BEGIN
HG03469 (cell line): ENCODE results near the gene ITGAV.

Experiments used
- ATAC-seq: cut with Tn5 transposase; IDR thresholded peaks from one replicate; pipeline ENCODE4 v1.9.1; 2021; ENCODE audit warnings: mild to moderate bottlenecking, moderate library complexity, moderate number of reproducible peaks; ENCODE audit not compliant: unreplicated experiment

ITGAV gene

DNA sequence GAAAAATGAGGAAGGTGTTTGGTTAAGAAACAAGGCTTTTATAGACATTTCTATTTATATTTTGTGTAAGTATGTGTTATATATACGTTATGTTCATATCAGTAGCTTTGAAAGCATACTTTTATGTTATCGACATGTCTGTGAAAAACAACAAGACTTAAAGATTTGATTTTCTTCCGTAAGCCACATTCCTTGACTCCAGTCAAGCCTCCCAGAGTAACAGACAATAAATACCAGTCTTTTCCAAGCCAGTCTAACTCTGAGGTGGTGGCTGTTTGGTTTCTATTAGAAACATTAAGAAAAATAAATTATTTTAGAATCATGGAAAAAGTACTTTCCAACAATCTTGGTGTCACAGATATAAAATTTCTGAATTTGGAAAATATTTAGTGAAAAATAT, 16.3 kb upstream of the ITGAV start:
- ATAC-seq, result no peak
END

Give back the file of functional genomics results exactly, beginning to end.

HG03469 (cell line): ENCODE results near the gene ITGAV.

Experiments used
- ATAC-seq: cut with Tn5 transposase; IDR thresholded peaks from one replicate; pipeline ENCODE4 v1.9.1; 2021; ENCODE audit warnings: mild to moderate bottlenecking, moderate library complexity, moderate number of reproducible peaks; ENCODE audit not compliant: unreplicated experiment

ITGAV gene

DNA sequence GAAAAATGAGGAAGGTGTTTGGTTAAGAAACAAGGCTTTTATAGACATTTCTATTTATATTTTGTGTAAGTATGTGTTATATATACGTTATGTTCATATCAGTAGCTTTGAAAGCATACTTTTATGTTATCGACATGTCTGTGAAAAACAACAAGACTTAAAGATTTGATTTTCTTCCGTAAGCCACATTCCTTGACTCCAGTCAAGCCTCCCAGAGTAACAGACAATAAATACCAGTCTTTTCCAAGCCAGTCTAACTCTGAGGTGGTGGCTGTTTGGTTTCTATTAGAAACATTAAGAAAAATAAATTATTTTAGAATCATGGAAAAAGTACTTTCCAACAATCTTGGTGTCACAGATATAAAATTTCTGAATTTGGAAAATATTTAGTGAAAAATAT, 16.3 kb upstream of the ITGAV start:
- ATAC-seq, result no peak